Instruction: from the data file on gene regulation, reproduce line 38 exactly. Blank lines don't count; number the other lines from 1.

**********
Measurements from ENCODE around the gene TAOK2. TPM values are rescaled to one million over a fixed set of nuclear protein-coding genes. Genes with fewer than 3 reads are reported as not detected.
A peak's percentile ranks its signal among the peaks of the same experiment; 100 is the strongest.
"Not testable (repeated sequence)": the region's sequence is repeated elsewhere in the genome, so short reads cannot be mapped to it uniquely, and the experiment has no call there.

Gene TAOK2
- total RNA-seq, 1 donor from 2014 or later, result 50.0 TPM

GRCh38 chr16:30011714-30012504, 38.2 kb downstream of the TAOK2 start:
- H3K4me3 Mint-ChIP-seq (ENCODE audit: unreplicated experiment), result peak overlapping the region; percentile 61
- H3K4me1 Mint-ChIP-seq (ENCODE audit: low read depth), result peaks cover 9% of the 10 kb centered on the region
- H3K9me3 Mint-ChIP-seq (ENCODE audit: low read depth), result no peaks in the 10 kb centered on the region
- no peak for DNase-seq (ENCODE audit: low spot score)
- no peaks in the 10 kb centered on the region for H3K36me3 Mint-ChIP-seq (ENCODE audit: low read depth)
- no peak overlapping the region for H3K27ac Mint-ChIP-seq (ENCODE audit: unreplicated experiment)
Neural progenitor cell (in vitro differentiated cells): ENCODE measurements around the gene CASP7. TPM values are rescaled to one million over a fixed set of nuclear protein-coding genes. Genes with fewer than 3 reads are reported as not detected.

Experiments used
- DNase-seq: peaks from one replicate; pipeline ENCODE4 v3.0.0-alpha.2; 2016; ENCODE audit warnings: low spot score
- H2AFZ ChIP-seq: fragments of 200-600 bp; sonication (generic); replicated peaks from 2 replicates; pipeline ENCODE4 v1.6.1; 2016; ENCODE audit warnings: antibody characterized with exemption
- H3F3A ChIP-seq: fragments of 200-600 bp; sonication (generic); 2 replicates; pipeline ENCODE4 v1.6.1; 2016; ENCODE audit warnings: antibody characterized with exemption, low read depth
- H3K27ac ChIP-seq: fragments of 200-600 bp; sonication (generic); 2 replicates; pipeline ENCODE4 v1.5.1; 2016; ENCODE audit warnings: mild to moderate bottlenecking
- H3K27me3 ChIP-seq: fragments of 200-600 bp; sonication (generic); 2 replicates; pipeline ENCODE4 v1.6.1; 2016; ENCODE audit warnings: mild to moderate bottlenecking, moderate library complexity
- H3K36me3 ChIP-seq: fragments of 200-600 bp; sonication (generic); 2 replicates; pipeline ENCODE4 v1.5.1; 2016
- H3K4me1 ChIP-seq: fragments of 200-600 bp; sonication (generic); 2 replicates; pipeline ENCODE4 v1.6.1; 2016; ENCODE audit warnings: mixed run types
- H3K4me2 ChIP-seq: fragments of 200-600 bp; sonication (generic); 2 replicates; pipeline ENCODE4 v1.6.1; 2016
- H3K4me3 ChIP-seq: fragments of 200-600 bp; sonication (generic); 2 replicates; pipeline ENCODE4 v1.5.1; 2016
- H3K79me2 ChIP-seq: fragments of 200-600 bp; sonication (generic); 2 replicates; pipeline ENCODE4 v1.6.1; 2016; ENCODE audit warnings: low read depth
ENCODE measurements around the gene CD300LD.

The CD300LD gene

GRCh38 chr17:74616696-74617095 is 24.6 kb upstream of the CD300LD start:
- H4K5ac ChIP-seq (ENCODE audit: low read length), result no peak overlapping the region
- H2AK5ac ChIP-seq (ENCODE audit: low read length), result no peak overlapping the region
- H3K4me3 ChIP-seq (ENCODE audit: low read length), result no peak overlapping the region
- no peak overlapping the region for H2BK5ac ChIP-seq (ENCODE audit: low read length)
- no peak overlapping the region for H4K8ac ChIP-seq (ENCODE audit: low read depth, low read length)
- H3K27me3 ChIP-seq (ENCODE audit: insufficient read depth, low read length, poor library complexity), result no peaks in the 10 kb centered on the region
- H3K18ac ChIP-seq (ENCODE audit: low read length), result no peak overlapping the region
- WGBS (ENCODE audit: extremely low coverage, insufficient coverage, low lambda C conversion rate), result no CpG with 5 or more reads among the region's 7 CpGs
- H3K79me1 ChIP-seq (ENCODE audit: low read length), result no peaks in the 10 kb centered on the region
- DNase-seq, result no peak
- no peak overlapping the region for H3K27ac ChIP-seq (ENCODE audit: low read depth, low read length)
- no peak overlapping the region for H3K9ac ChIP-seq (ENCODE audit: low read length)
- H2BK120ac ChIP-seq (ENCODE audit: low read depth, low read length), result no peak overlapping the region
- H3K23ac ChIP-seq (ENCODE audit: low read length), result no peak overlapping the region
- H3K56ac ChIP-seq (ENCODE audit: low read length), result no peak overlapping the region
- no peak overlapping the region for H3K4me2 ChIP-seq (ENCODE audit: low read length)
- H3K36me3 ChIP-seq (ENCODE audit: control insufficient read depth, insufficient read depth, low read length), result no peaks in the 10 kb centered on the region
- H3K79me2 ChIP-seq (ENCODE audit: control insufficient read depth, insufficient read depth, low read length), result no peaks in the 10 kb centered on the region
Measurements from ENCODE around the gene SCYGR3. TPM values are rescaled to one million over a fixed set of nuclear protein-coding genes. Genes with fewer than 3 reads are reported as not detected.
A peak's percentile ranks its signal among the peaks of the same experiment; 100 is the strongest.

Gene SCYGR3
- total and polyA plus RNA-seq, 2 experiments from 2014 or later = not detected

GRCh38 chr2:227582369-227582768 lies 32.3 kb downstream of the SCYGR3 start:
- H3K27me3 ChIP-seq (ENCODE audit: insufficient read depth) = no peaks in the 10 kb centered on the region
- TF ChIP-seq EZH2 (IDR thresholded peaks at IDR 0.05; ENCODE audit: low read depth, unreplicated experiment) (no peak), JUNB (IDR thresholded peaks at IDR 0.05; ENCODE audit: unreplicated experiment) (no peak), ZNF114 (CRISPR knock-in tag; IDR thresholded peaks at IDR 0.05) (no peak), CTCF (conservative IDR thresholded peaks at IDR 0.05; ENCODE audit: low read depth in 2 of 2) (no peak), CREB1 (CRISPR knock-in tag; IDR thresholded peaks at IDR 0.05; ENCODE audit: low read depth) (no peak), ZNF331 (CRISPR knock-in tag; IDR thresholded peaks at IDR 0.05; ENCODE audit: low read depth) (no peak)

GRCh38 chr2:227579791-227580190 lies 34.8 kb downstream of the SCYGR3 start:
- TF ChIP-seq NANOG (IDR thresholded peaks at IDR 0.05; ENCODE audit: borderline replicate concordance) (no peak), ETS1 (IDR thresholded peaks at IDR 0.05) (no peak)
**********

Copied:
- no peak overlapping the region for H3K27ac ChIP-seq (ENCODE audit: low read depth, low read length)